Onalytica analyzed close to 700,000 tweets mentioning the following hashtags: #PR OR #DigitalPR OR #PublicRelations OR #CorporateCommunications OR #Corpcomm and identified the top 100 most influential individuals leading the discussion. See the entire list of top 100 PR influencers.

 

Do reporters _really_ think PR pros are liars?

Last week, I wrote a piece for Ragan’s PR Daily about the relationship between PR pros and reporters—while many see it as adversarial, I’ve often had a different experience, so I wrote about some ways to foster good relations with reporters:

“Can PR pros and reporters be friendly?” http://www.prdaily.com/Main/Articles/18779.aspx

Then, just after my piece was published, I saw this piece:

“Journalists still think PR pros are liars”: http://www.prdaily.com/mediarelations/Articles/18789.aspx

This was based on a study, “The D S Simon Media Influencers Report,” which claims a majority of reporters feel that a PR practitioner has lied to them. A majority. Hmmmm…. While this doesn’t come as a complete surprise, it seems somewhat hard to believe that the issue is this widespread. There’s commentary on the piece that says regardless of any study, PR pros understand this is the perception—and that sometimes, the perception is, in fact, reality, as PR folks will lie to save their jobs.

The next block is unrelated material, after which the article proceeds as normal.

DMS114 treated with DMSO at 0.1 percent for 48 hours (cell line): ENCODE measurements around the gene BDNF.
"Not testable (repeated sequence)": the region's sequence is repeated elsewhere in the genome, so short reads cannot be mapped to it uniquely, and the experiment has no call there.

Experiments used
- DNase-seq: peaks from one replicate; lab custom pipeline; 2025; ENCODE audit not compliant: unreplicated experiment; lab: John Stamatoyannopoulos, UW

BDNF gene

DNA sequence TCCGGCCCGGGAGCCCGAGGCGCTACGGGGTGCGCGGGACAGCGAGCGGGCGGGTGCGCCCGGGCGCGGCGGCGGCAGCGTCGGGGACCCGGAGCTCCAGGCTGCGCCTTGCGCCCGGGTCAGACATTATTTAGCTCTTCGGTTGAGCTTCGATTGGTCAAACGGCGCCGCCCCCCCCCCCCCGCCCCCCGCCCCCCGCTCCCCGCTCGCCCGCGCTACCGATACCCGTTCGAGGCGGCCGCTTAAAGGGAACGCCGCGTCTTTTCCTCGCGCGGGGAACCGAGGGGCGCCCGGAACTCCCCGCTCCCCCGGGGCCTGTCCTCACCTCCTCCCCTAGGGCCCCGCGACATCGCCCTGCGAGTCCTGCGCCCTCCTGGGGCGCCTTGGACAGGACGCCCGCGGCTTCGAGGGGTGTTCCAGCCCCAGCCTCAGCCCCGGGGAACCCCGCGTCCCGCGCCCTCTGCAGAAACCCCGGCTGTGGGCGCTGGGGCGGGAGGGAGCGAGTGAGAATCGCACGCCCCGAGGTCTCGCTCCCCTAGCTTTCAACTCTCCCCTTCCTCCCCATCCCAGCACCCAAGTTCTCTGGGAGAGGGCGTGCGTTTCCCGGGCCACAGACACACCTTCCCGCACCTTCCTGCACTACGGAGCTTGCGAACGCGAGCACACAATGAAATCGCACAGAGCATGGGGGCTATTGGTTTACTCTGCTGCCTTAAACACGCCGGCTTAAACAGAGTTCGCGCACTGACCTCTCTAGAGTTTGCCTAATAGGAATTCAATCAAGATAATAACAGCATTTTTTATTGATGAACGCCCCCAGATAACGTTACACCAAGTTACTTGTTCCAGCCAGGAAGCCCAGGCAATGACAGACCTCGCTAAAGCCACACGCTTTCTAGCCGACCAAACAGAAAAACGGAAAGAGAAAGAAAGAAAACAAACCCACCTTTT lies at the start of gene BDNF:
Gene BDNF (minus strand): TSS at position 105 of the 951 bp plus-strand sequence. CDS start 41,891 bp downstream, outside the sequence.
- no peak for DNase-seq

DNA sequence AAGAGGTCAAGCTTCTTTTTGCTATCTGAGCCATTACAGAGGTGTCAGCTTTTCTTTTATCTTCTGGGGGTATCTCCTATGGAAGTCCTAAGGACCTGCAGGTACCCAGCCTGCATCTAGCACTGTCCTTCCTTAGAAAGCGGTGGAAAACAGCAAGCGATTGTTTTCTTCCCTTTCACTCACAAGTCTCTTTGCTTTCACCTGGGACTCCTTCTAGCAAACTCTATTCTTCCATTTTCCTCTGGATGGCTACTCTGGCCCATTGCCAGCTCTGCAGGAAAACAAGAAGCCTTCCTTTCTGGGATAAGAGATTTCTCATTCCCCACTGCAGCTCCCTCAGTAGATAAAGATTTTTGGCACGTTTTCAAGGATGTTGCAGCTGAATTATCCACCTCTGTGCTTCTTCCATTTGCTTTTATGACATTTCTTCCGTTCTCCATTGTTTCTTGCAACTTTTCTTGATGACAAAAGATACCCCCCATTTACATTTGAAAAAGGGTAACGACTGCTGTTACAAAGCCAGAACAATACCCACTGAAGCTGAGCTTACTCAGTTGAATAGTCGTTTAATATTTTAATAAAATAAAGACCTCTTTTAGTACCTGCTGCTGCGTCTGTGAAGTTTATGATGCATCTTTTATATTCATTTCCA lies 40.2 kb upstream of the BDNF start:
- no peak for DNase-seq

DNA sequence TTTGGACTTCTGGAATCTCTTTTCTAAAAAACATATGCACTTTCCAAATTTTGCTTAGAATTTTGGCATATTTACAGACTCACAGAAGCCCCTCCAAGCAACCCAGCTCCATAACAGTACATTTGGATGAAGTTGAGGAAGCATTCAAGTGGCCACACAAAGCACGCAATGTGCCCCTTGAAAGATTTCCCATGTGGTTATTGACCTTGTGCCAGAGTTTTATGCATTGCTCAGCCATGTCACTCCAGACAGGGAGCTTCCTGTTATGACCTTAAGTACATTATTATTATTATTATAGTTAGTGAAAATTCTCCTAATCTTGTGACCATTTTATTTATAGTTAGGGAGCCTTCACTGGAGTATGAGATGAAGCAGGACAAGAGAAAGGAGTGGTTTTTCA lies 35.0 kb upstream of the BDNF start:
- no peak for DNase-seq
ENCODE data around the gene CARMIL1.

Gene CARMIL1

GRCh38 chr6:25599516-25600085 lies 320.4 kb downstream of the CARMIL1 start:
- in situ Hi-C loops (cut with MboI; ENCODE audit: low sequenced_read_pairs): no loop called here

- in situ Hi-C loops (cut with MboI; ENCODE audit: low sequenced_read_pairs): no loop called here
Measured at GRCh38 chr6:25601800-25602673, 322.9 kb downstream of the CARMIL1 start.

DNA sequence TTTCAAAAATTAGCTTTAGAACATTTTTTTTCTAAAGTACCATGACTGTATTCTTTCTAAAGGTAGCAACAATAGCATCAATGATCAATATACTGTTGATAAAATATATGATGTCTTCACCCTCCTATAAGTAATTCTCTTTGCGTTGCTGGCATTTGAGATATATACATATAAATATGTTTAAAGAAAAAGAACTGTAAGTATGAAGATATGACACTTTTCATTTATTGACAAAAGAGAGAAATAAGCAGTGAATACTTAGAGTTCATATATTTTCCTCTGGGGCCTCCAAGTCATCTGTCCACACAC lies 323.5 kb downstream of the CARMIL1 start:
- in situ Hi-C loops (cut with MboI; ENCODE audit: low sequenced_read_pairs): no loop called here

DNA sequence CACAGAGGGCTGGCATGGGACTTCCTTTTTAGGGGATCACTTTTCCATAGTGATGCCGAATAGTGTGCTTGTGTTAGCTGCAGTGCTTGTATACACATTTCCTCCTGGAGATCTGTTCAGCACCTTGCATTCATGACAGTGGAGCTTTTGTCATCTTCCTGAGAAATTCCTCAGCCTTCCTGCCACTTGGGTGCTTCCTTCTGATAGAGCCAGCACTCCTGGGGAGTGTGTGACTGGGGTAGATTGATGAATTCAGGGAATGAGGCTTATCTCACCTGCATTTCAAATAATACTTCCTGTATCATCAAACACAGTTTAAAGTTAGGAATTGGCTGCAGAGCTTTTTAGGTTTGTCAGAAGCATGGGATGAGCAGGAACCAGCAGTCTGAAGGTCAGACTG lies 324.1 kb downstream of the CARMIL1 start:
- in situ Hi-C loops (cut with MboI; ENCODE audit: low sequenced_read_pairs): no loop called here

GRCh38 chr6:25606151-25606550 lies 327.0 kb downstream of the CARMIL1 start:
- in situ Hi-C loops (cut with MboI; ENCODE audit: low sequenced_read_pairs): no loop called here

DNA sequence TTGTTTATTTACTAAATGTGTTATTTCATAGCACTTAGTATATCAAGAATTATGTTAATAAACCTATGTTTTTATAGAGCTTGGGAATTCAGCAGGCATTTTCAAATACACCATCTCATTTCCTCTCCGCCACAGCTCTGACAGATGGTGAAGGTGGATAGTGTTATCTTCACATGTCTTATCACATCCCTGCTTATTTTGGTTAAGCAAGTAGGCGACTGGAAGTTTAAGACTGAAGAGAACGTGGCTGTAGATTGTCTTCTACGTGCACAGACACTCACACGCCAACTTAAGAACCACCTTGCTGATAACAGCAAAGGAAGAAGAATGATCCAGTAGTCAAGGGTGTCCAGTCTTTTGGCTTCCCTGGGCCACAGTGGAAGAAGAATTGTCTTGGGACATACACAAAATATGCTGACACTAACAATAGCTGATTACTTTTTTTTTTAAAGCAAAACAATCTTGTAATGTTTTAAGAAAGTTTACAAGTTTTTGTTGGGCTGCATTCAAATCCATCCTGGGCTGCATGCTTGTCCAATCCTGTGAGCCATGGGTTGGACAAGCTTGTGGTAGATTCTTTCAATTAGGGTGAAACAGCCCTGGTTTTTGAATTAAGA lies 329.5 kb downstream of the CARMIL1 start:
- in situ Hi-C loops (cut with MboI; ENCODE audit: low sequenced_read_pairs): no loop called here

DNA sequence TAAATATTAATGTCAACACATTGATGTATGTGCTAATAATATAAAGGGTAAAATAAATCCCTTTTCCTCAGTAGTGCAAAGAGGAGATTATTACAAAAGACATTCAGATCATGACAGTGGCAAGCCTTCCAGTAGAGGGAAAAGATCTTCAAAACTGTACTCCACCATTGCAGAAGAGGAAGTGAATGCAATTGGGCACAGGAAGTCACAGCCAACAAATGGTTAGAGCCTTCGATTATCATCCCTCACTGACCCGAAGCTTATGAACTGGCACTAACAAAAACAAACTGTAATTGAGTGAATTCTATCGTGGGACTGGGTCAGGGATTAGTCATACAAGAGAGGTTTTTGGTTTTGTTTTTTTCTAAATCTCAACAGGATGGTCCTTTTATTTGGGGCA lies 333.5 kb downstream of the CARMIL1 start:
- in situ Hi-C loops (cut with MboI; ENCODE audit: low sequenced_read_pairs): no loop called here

Maybe it’s me being naive, but PR practitioners should not—and do not need to—lie. Maybe those in corporate roles feel this pressure, but having been on that side of the fence prior to striking out on my own, I’ve never felt the need to lie to a reporter. After all, as my mother (and probably your mom!) always said, when we lie, they find out the truth anyway. If you work in a situation where you feel you need to lie to protect your job, perhaps it’s time to move on.

Being genuine and transparent in any situation is generally going to get your further, so if you approach media relations with the attitude of honestly wanting to help reporters share the story of your client or organization and giving them the resources to do that, that’s at the heart of it. Anything less, and you may be lumped in with the crowd of PR practitioners the media would prefer not to deal with.

 

 

Have a great Memorial Day weekend! But, wait to pitch your news…

Memorial Day weekend is upon us, marking not only a time to remember our veterans, but also the official start of summer! Woo hoo!